Across the globe, people observed and celebrated the World AIDS Day on December 1 to raise awareness of HIV/AIDS, decrease stigma of being HIV-positive or living with AIDS, and to encourage testing.

Rihanna and Prince Harry were both HIV tested on camera during a visit to her birth island Barbados. Seeing the RED episode of Jimmy Kimmel or seeing a completely RED iTunes might have prompted one to investigate into this moniker. RED is defined as a licensed conglomeration of brands that “seeks to engage the private sector in raising awareness and funds to help eliminate HIV/AIDS in Africa.”

Raising funds and awareness has encouraged progress in HIV/AIDS research in 2016 which Huffington Post noted as “a banner year for HIV/AIDS Research.” Highlights include the exoneration of “Patient Zero, a National Institute of Health (NIH) discovery that could lead to an HIV vaccine, and a drug on the market for unrelated diseases may work as an HIV suppressant.

Hollywood also sought to emphasize that there needs to be stories that speak to the continuing epidemic of HIV/AIDS that disproportionately affect African-Americans today. When people living with HIV or AIDS tell their stories, the disease and the virus become less stigmatized. Aljazeera posted an article entitled “Living with HIV: ‘There is nothing to fear” and Upworthy posted a poignant comic with 10 people explaining what it is like to live with HIV.

In Georgia Tech’s backyard, Atlanta has infection rates that rival developing countries who struggle to control HIV/AIDS epidemics with Emory University Center for AIDS Research co-director Dr. Carlos del Rio stating that Downtown Atlanta is as bad as Zimbabwe or Harare or Durban. For more information about Atlanta statistics regarding HIV/AIDS, visit AIDSVu.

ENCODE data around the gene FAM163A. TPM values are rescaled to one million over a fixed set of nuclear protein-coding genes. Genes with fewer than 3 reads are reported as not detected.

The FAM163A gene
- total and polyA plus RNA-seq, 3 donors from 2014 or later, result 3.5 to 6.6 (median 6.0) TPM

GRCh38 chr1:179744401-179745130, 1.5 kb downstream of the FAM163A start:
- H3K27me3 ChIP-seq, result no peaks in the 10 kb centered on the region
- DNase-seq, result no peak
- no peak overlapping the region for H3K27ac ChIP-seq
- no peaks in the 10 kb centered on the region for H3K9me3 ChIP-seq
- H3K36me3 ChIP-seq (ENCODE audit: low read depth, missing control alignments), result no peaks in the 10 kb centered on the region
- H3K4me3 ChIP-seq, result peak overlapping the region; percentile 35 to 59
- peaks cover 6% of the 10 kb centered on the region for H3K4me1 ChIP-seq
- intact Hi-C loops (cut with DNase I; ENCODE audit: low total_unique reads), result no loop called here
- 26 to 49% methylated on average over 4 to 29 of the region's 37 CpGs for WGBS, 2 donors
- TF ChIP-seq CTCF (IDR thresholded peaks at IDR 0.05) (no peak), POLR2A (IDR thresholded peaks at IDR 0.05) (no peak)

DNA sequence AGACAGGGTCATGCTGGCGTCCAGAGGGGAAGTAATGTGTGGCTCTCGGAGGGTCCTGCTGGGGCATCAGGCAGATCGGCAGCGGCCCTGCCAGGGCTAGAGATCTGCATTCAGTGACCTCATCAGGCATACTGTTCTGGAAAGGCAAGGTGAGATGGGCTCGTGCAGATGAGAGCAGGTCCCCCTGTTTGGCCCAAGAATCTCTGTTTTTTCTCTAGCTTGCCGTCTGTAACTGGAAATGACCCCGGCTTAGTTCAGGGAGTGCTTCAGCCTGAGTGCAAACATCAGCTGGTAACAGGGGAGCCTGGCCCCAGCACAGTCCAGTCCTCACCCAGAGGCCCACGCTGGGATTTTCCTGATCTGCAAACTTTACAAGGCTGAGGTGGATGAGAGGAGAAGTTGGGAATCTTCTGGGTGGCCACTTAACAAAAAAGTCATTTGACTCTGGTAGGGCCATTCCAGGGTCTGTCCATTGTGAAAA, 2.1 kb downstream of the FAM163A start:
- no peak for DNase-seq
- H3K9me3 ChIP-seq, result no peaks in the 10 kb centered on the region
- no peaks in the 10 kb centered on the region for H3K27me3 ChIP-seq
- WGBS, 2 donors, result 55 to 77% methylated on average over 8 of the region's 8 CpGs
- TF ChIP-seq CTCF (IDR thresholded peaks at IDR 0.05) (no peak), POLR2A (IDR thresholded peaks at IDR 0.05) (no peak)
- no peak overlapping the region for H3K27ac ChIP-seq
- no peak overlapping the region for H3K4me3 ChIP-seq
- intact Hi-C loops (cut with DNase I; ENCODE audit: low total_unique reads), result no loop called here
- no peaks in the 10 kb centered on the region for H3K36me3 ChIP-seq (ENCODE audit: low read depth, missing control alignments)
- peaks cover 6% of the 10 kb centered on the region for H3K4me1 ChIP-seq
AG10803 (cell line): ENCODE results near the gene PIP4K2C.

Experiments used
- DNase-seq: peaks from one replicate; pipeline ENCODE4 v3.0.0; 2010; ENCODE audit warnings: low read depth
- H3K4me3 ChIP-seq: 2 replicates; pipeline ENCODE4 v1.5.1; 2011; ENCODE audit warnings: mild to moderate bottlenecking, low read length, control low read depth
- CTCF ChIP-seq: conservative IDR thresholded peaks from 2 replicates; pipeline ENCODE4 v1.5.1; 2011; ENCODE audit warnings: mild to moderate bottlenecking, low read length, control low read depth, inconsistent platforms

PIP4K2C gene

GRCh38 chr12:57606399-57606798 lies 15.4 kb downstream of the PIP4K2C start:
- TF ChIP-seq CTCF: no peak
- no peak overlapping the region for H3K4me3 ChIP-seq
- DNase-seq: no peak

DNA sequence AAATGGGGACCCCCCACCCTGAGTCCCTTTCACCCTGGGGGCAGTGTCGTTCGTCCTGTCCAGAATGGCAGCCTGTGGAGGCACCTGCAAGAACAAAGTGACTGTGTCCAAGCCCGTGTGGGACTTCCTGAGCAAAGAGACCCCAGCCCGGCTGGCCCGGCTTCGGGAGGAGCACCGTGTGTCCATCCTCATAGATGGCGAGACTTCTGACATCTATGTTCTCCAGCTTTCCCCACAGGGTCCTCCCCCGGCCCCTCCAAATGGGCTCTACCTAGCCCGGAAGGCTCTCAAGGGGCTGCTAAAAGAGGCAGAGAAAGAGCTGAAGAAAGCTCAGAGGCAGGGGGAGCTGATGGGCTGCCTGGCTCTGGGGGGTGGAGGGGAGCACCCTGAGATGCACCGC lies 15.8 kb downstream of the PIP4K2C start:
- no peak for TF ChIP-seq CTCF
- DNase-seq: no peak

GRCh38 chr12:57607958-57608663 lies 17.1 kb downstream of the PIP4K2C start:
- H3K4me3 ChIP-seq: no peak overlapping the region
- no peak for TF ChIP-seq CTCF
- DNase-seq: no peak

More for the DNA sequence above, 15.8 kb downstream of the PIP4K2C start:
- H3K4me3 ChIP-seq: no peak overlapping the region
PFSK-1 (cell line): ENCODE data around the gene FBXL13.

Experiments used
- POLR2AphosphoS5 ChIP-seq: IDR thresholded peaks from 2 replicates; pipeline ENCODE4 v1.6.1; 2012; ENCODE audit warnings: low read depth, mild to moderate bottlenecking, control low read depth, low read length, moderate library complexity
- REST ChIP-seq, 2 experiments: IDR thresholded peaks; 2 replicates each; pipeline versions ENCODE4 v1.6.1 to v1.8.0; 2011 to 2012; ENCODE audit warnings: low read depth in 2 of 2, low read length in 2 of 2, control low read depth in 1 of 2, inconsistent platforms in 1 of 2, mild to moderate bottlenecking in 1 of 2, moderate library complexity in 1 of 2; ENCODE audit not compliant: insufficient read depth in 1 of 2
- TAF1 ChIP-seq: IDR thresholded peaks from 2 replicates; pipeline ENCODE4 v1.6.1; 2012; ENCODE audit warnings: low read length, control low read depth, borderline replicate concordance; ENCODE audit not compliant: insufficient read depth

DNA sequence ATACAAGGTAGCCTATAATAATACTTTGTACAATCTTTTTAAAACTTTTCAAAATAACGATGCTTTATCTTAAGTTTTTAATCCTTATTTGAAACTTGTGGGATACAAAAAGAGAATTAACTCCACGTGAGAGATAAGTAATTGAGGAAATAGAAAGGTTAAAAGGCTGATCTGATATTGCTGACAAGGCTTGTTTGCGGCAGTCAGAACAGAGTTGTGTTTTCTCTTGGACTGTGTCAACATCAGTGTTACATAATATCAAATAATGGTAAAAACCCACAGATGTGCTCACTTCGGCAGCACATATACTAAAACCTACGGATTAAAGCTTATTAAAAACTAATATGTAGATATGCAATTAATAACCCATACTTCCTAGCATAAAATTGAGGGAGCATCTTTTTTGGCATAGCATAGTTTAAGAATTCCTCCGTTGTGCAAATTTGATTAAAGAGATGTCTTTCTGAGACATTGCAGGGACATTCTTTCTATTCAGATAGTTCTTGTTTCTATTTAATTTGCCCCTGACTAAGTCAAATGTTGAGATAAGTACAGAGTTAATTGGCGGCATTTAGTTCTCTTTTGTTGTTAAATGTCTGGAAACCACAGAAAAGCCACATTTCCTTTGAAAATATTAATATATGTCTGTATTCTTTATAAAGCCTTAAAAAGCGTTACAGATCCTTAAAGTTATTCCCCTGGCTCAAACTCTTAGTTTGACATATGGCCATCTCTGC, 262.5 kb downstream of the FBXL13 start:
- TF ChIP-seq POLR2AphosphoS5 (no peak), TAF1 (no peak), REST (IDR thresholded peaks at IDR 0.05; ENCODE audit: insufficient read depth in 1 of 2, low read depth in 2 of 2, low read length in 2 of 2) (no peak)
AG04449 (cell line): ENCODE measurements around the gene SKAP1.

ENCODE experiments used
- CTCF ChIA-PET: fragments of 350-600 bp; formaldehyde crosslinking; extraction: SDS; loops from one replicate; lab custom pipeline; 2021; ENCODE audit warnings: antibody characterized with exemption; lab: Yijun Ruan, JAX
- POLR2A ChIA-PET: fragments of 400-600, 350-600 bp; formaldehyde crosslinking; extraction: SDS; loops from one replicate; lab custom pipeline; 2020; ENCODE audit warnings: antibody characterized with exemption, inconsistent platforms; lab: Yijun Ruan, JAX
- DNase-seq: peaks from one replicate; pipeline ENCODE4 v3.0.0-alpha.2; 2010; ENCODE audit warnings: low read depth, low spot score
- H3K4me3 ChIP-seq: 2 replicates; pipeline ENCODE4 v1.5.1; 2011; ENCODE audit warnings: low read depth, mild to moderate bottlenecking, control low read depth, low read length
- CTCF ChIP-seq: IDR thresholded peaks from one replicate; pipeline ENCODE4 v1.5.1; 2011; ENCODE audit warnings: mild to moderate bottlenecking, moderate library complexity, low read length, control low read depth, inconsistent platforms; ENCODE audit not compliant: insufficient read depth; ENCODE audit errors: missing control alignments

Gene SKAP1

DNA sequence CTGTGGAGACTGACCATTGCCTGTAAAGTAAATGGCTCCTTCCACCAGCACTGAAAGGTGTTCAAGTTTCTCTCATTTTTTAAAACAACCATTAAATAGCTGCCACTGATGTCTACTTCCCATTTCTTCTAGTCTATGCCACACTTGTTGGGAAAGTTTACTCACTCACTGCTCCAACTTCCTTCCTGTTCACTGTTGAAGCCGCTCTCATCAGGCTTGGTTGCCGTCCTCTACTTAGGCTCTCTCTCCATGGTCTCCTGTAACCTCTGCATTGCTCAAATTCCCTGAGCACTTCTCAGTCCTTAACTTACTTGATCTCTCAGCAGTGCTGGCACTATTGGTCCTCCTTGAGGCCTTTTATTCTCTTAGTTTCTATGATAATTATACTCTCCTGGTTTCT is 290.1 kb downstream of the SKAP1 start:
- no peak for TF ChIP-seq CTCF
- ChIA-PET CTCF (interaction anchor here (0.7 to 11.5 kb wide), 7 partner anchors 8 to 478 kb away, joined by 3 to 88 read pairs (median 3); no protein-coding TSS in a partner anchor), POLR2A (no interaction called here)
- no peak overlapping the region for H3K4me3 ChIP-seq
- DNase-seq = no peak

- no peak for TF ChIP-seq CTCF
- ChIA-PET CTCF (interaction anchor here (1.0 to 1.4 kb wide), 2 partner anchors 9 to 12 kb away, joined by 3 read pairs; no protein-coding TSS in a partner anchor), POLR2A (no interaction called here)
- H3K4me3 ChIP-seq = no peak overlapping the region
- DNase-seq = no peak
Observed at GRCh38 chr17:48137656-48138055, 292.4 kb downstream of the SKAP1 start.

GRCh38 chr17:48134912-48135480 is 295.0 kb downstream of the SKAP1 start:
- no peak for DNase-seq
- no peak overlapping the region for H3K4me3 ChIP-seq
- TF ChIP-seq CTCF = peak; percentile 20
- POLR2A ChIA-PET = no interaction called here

For more information on receiving HIV testing, please visit www.aidatlanta.org. There are free rapid HIV tests offered on site. Georgia Tech also offers free rapid testing every semester.

-Kristin Liu

Challenging conventional beauty standards one music video at a time

This summer, “Cake by the Ocean” by DNCE was inescapable. You know the “Ai yah yah yah, I keep on hoping we’ll eat cake by the ocean” song? If you did some digging into what the lyrics really meant or watched the video, you may have noticed that it was a Jonas Brother fronting the band. Other than that, the video plays into the usual music video tropes including hypersexualization of the women’s body parts with lingering shots of their breasts, butts, and bodies.

DNCE’s next video “Toothbrush” created headlines but not for the usual reasons of misogyny or male gaze, but rather, due to the leading lady, Ashley Graham. Graham is an up-and-coming model who has appeared on the cover of the “Sports Illustrated Swimsuit Issue” and in the pages of “Vogue,” “Glamour,” and “Elle.”

But the most surprising thing is that she is a plus-size model.

Yes, a Jonas Brothers-fronted band made a video normalizing a relationship with a man and woman who is a size 14/16. Pop culture will never stop being surprising.


Graham’s leading role in the video allowed her a platform to talk about her experience as a plus-size model and challenging “conventional” beauty norms. She is quoted in “Billboard, “[The typical video girl] doesn’t accurately portray what our world looks like, especially because the average size woman is a size 14.”

In addition to Graham speaking out, bloggers and journalists used this as an opportunity to write their own thoughts. On MTV News, a writer noted, “Because romantic, sensual images of plus-size women in this form of pop culture are rare, Graham’s low-key performance sends an even stronger message: Full-figured women exist, and there is no reason to hide or for the public to shame them.”

Showing female body types that are not tall, thin, and white send an overt and subconscious message to the viewer that beauty is not limited to one type of body. Hopefully, this stirs up an internal and external debate with the viewer on what is attractive and normal and healthy. What a great message to send to the 48 million viewers who have already seen this video.